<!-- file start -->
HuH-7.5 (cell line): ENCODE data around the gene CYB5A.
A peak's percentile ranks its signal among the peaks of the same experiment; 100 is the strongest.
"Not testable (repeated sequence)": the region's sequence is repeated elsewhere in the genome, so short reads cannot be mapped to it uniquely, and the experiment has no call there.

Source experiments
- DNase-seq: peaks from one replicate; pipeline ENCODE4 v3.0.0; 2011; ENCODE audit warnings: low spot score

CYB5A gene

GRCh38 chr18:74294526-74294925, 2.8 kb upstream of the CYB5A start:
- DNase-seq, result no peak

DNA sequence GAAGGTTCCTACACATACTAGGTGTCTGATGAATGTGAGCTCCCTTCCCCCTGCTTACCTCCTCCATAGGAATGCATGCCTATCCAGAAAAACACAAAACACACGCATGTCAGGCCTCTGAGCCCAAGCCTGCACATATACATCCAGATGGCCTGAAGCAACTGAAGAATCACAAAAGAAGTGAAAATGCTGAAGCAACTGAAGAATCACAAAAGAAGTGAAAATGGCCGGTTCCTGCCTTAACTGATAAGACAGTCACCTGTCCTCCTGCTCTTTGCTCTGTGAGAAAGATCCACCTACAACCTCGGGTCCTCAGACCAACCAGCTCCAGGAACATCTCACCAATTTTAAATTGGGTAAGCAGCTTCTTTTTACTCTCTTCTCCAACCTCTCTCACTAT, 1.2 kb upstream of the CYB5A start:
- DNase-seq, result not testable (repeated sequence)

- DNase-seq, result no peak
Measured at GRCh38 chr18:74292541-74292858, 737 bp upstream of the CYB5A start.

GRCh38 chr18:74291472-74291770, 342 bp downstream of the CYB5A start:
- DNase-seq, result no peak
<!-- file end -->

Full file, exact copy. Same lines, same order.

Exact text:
HuH-7.5 (cell line): ENCODE data around the gene CYB5A.
A peak's percentile ranks its signal among the peaks of the same experiment; 100 is the strongest.
"Not testable (repeated sequence)": the region's sequence is repeated elsewhere in the genome, so short reads cannot be mapped to it uniquely, and the experiment has no call there.

Source experiments
- DNase-seq: peaks from one replicate; pipeline ENCODE4 v3.0.0; 2011; ENCODE audit warnings: low spot score

CYB5A gene

GRCh38 chr18:74294526-74294925, 2.8 kb upstream of the CYB5A start:
- DNase-seq, result no peak

DNA sequence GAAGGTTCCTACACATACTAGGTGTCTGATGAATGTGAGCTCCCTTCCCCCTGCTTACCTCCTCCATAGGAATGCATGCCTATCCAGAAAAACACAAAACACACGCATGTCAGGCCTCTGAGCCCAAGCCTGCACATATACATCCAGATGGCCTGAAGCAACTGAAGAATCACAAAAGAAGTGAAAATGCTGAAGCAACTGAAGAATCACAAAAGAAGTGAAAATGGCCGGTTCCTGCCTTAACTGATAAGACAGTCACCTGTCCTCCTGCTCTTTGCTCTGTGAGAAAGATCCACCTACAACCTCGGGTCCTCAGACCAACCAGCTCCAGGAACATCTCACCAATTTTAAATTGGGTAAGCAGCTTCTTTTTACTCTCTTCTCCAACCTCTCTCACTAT, 1.2 kb upstream of the CYB5A start:
- DNase-seq, result not testable (repeated sequence)

- DNase-seq, result no peak
Measured at GRCh38 chr18:74292541-74292858, 737 bp upstream of the CYB5A start.

GRCh38 chr18:74291472-74291770, 342 bp downstream of the CYB5A start:
- DNase-seq, result no peak